My mama raised me in a manner that permitted self-expression, at times I’m in awe in how she let me out of the house. I remember her taking me to the Helping Hand Thrift store where my grandma volunteered and I would then roam about looking at all of the shit, I mean, actually, it was a suburban thrift store–thus it was indeed not shit, but people’s nice excess. Regardless, I loved going to second hand shops, or Marshalls & TJ Max, or dollar general stores. There were many excursions when my mom and I would have carts full of miscellaneous garb. Consequently, I would end up in a very, really, muchly layered outfit for the next day, in addition to the permed, short hair and very, really, muchly red and large glasses. Many of my days, I was a cross between Punky Brewster and Woody Allen.
My permissiveness led to an exchange between my best friend Kate and I one night. She was ranting about these shoes in a catalog, which I took interest because they seemed more absurd than normal shoes. And yes they were odd (for the early 90’s in a small town) and oh boy were they moccasins. Mocc. As. Inssss. No diggity. Kate’s mom, with funkness, purchased 2 pairs–one for Kate and one for me.
The day I received them was the day I got ridiculed. I remember standing in line after recess, gazing downward at my new animal skinned flats with fringe that swayed with such ease and fluidity. My stupor was tastelessly interrupted by the boys and girls squirming around me, forcefully requesting my reason for wearing such primitive footwear. Umm. It was probably more like this, “Heatherrrrr, what are those things?? You are not an Indian. Duh. Sike. Maybe you are. Maybe you run around naked with those things on.”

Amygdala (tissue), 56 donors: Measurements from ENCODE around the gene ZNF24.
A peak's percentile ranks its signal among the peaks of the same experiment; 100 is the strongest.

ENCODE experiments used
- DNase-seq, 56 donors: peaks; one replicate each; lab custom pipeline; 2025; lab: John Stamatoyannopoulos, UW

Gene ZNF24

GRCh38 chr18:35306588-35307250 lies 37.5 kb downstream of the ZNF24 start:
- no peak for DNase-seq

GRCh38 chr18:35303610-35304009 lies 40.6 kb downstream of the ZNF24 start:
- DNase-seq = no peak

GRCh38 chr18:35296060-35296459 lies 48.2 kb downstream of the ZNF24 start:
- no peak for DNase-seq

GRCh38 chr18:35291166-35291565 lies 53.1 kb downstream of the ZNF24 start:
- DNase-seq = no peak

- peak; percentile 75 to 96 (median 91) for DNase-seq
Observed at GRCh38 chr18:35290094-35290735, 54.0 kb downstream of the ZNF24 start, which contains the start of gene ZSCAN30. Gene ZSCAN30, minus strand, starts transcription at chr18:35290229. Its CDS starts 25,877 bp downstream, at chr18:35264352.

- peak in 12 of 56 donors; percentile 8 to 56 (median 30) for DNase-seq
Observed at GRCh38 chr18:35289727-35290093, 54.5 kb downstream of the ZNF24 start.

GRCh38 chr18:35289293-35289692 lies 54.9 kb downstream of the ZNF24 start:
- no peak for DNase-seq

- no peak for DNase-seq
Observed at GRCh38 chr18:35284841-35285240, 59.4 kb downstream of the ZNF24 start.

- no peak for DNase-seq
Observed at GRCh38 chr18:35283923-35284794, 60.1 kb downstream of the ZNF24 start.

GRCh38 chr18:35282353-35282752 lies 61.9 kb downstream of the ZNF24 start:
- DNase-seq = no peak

Pitiful. I beseeched my memory to find shame in that moment and there was some, indeed. However, as I recall, I remained really pleased with my shoes and (quite possibly) sheepishly beaming over what commotion they created.
And now I coyly (or not so coyly) love making self-expression-commotion, although I need the right circumstances to let it loose, but when it is loosed, I am exhilarated and skin-close to myself.
Moccasin glory, the kind of glory where the innermost part of you is viscerally, mentally, emotionally assured that this is truth, that this is what you want to express, what you need to let loose onto the earth. Hot diggity, I adore those moments. Whether it is in dancing, painting, humoring, loving, weeping–you just have to do it otherwise you might implode.
Those seconds that have implored my glory, my beauty, my voice are ones that have evolved and matured since being in grad school. I have been given space to locate myself in the midst of others, which in turn, allows me to self-disclose more accurately than to muster up something for the sake of being seen or unseen. This space feels very similar to my mom giving me room to self-express artistically. For that, I am grateful. I am grateful for those evidential photos of strange clothing schemes from the past as well as the present evidential exchanges of others calling forth glory and desire in my life. And How painstakingly hard it is to grapple with the strategies I’ve employed to kill off glory and desire…sadly and often for the “glory of God”.
But Grace has descended this year, as hard and long and agonizing as it has been–it rests and expels words of hope in repentance, wraps love with tactile outworkings, and binds my faith through Christou Iesou, in which requires none of me and yet all of me.
Mocked Moccasins, who knew, who knew.